to them one way or the other. You won?t need a certifcate since you
are already married, however, in order to pull this off effectively
you?ll have to face the music with the parents (unless the pastor
agrees to help precipitate the lie ? which isn?t likely).
I hope you find that my answer exceeds your expectations. If you have
any questions about my research please post a clarification request
prior to rating the answer. Otherwise I welcome your rating and your
final comments and I look forward to working with you again in the
near future. Thank you for bringing your question to us.
Tutuzdad-ga ? Google Answers Researcher
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Request for Answer Clarification by
12 Jul 2006 22:35 PDT
Thank you so much for your answer... I apologize for the late reply,
I thought that answers came striaght into my inbox like craigslist.
Unfortunately, my wife and I feel pretty strongly that telling my
parents is not the optimal solution at this time for a variety of
reasons. In terms of solution, one idea would be to confess to our
own pastor and have him conduct our ceremony. Do you think this is a
viable solution, and if we use our parent's church, is it totally
against precedent to use our own pastor? Are there any other possible
solutions to this without telling my parents?
Clarification of Answer by
13 Jul 2006 06:54 PDT
As for the notification feature here, you are right; clarifications,
answers and so forth are normally forwarded however there is an
unfortunate technical problem that currently prevents that feature
from working properly. Otherwise you would have been notified via your
Where the church protocol is concerned this is often determined by
church policy. While some churches do not allow outside clergy to
officiate in their churches ? especially those of other faiths ?
generally speaking most churches do permit outside clergy to officiate
weddings, funerals and other non-worship ceremonies. You?ll simply
have to find out what this particular church allows. I would imagine
that having your own pastor officiate would not be a problem if you
simply explain that you prefer to have a favored pastor conduct the
One thing that you might need to be aware of is that your personal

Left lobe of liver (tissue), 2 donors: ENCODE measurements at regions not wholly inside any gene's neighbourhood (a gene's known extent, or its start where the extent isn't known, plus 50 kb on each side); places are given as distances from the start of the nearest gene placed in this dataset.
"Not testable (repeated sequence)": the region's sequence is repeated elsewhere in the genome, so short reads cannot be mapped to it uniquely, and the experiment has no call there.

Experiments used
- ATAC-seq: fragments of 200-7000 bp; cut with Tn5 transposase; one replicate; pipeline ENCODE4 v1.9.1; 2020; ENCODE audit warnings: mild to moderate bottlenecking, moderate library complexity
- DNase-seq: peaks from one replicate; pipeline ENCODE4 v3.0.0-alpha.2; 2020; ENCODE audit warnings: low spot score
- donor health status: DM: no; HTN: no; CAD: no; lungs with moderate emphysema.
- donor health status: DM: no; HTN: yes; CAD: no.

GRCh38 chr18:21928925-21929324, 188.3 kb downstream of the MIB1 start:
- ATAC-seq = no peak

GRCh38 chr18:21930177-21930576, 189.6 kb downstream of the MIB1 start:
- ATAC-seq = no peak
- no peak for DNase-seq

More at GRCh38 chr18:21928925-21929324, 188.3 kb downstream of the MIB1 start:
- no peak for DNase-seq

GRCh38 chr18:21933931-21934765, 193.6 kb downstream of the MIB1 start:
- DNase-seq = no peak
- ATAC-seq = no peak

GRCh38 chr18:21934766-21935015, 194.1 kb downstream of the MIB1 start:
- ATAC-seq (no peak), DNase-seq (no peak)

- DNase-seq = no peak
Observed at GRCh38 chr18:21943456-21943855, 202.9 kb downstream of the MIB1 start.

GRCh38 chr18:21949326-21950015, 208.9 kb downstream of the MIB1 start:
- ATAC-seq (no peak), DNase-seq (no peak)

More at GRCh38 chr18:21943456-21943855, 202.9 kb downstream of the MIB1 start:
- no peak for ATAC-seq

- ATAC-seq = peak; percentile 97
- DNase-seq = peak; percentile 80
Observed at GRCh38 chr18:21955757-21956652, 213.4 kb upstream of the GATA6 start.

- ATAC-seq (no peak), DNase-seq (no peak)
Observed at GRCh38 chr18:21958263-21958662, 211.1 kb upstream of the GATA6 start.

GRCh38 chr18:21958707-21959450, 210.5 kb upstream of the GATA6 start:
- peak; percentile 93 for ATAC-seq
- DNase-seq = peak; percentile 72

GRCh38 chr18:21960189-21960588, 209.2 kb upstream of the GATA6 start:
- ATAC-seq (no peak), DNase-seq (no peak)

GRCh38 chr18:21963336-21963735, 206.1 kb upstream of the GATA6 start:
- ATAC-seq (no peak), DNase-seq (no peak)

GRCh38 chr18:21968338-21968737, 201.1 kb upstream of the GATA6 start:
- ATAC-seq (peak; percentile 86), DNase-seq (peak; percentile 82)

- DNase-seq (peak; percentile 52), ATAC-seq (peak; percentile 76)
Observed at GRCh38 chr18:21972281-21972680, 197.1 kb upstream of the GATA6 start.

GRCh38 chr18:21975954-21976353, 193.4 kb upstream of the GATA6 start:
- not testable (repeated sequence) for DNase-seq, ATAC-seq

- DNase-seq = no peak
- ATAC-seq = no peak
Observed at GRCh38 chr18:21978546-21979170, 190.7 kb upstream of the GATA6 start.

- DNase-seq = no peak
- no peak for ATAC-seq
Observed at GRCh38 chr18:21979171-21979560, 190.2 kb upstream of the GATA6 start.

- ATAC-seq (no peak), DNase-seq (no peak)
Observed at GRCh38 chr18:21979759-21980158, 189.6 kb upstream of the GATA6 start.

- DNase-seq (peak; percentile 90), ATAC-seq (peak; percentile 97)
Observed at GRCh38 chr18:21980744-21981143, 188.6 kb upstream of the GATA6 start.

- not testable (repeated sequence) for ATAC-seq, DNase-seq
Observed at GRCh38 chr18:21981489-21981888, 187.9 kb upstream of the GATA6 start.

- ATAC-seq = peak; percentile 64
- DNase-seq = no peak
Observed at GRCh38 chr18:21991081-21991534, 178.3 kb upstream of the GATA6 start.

pastor may need to make a subtle modification to the wording of the
ceremony in order to refrain from becoming part of the ?lie?. Where
the pastor normally says, ??.then, by the power vested in me by the
state of California I now pronounce you husband and wife?, he may need
to say something to the effect of ??then, on your profession of love,
before these witnesses I now pronounce you husband and wife?. This
will absolve him from suggesting that he does indeed have the
authority in the state of California, which he will not have since you
will not have the legal documents necessary to make a California
marriage official. The wording is a simple but important modification
that will probably go unnoticed by those in attendance.
I believe that if you sit down with your pastor and explain the
situation that he will probably go along with the plan. Assuming the
church has no objections to the outside clergyman presiding over the
wedding ceremony the problem may very well be one that has been blown
out of proportion. As a rule when people marry the signing of the
documentation is something that is relatively low-key anyway and
usually done outside the view of others. Whether or not there is any
document to sign will not be common knowledge HOWEVER the official
legal announcement by the county clerk may be noticeably absent from
the newspaper since you won?t be filing for a license. This may
require some additional explanation for which I have no advise. You?ll
have to wing that one as best you can when, or if, a question about
its absence arises.
Best of luck;